Reviewed by Glenn Erickson

Socially conscious 'issue' movies are not all made equal.
See full article at Trailers from Hell »

Blue Denim

Hollywood tackles the big issues! This adapted play about an unwanted teen pregnancy is actually quite good, thanks to fine performances by Carol Lynley and Brandon De Wilde, who convince as cherubic high schoolers 'too young to know the score.' And hey, the teen trauma is set to an intense music score by Bernard Herrmann. Blue Denim 20th Century Fox Cinema Archives 1959 / B&W / 2:35 widescreen / 89 min. / Street Date March 16, 2016 / available through Amazon / 19.98 Starring Carol Lynley, Brandon De Wilde, Macdonald Carey, Marsha Hunt, Warren Berlinger, Vaughn Taylor, Roberta Shore, Malcolm Atterbury, Anthony J. Corso, Gregg Martell, William Schallert. Cinematography Leo Tover Film Editor William Reynolds, George Leggewie Original Music Bernard Herrmann Written by Edith Sommer, Philip Dunne from the play by James Leo Herlihy and William Noble Produced by Charles Brackett Directed by Philip Dunne

Reviewed by Glenn Erickson

Sex education today is erratic, with no established standard, but
See full article at Trailers from Hell »

Figures in a Landscape

Where was Leonard Pinth Garnell when we needed him?  Joseph Losey is often accused of pretension but in this case he may be guilty. Robert Shaw and Malcolm McDowell are escapees scrambling across a rocky terrain, pursued by a helicopter that seems satisfied to just harass them. Keeping the audience in the dark doesn't reap any dramatic or thematic benefit that I can see. Figures in a Landscape Blu-ray Kl Studio Classics 1970 / Color / 2:35 widescreen / 110 min. / Street Date January 12, 2016 / available through Kino Lorber / 29.95 Starring Robert Shaw, Malcolm McDowell, Roger Lloyd Pack, Pamela Brown. Cinematography Henri Alekan, Peter Suschitzky, Guy Tabary Film Editor Reginald Beck Art Direction Ted Tester Original Music Richard Rodney Bennett Written by Robert Shaw from the novel by Barry England Produced by John Kohn Directed by Joseph Losey

Reviewed by Glenn Erickson

Joseph Losey is a gold mine for film criticism but a real problem for simple film reviewing.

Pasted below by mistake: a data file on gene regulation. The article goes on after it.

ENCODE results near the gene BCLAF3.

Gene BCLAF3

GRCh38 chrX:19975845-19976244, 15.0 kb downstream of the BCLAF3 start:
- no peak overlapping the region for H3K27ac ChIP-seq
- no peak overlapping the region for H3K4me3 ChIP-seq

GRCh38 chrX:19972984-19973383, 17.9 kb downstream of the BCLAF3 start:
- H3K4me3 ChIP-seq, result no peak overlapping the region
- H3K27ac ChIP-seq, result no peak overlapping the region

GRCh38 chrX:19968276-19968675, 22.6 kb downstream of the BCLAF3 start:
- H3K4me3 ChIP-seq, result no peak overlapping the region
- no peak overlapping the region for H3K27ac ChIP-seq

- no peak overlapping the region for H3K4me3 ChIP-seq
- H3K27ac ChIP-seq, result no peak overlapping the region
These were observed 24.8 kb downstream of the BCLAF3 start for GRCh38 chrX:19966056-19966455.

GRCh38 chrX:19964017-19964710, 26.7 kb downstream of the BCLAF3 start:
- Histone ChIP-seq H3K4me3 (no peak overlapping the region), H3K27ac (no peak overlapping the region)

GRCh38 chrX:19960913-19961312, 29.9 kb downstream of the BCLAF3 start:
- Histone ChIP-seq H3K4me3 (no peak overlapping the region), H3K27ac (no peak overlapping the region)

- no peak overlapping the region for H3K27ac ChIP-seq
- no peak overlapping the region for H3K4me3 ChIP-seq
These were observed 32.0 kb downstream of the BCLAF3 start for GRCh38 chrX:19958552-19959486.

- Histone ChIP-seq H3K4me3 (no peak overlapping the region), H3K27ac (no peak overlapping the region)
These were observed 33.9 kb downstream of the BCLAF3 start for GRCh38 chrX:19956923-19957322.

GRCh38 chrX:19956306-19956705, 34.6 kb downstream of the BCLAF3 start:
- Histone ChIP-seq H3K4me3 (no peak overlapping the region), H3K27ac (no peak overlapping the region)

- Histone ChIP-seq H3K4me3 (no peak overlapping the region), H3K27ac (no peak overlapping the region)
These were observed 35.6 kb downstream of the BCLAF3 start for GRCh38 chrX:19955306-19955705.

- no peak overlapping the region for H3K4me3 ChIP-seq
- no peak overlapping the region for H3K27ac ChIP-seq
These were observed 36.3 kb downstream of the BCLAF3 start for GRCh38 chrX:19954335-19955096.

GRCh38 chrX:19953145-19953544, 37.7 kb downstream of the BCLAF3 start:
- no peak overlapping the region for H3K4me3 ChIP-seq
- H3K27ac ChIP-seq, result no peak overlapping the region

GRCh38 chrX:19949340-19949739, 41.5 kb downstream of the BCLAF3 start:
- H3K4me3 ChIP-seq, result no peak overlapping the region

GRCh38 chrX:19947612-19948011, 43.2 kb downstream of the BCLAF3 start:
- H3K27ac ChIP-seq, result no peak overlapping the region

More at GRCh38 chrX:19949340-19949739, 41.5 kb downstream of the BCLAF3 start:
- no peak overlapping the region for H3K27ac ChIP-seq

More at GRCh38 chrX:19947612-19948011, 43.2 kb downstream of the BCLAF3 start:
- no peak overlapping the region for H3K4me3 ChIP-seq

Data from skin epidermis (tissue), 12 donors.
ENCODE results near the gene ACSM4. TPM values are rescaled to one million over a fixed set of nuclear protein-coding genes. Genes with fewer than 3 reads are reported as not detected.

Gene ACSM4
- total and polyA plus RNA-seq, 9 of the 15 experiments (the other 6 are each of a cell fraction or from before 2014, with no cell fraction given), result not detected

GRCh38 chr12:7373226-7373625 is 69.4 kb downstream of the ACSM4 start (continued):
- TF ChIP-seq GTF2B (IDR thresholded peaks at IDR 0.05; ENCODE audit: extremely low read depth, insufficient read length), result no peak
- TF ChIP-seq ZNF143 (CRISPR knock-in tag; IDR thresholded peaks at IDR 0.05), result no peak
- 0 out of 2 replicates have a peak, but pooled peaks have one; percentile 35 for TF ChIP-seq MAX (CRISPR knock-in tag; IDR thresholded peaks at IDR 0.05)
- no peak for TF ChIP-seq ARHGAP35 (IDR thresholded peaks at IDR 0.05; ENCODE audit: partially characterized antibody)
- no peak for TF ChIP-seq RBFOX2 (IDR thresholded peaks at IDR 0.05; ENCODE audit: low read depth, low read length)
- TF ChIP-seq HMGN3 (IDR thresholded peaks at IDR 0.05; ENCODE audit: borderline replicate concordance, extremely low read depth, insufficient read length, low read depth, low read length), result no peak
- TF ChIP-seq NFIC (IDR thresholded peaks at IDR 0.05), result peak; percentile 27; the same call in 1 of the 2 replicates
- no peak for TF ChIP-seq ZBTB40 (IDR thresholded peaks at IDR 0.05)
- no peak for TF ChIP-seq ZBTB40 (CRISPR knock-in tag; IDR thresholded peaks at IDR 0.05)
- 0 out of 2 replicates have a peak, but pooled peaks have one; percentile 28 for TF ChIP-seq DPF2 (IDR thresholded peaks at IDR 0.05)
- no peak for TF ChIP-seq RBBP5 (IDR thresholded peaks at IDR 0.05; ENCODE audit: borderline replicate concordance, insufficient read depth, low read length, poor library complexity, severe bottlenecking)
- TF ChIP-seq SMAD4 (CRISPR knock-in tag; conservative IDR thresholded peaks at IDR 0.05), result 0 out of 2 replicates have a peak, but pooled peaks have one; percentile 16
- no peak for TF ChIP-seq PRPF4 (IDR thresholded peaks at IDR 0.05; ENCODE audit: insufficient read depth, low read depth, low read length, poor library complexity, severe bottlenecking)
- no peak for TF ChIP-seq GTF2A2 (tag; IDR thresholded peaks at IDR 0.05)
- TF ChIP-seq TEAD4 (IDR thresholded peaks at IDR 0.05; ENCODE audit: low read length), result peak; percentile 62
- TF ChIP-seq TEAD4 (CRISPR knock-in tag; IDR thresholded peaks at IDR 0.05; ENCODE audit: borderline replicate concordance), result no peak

See full article at Trailers from Hell »

19 Most Laughably Unfair Video Game Bosses Of All Time

Konami

Calling any aspect of a video game cheap is always a touchy subject, especially on the wide, wide world of the internet. So often will people misinterpret the views of others as an excuse for being crap at video games, you almost feel like you need to blurt out a disclaimer through a foghorn that you do actually have a reason for such a view.

The dividing line between fair and unfair is a thin one, don’t get me wrong – but contrary to popular belief, it is possible for an aspect of a video game to be objectively bad. There are just more bases to cover in gaming than in other forms of entertainment.

Is a boss fight unfair because it breaks its own rules? Is it intentionally designed in such a way, or is it the result of some very shoddy programming? There are so many different
See full article at Obsessed with Film »

Upcoming Hurricane Sandy Film Continues Hollywood's Preoccupation with Technology's Place in Our Lives

Upcoming Hurricane Sandy Film Continues Hollywood's Preoccupation with Technology's Place in Our Lives
After Hurricane Sandy made landfall in October 2012, I became one of the residents of Manhattan’s newest neighborhood: SoPo, the wonderfully NYC-esque portmanteau for South of Power. The dividing line was 39th Street, and everyone south of that on the island was without electricity for several days. I stuck it out for a day or two, and I can still remember going to bed super early (I think it was 8 or 9 o'clock at night), because once the sun has gone down, there really isn’t much to do when you have no power, no Internet and no cell service. This month, a new film about the power outage called "3rd Street Blackout" is set to begin production in New York. Helmed by first-time directors Negin Farsad and Jeremy Redleaf, the film focuses on a tech-obsessed couple who find themselves suddenly—one might even say forcibly—unplugged after Sandy. "We really
See full article at Thompson on Hollywood »

Blu-ray, DVD Release: Stranger on the Prowl

Blu-ray & DVD Release Date: April 22, 2014

Price: DVD $24.95, Blu-ray $29.95

Studio: Olive Films

Paul Muni stars in 1952's Stranger on the Prowl.

Paul Muni (I Am a Fugitive from a Chain Gang) stars in the 1952 film noir drama Stranger on the Prowl, which is based on a story by novelist Noël Calef (Elevator to the Gallows).

The film stars Muni as a disillusioned vagrant who accidentally kills a shop owner. While on the lam he befriends a young street urchin (Vittorio Manunta) who suspects the police are after him for stealing milk from the same shop owner. The police pursue the two lost souls through the war-torn streets and buildings of an Italian port city.

Upon its initial American release, Stranger on the Prowl’s credits read: written and directed by Andrea Forzano. In truth Forzano was two people: screenwriter Ben Barzman (Back to Bataan) and director Joseph Losey (The Romantic Englishwoman,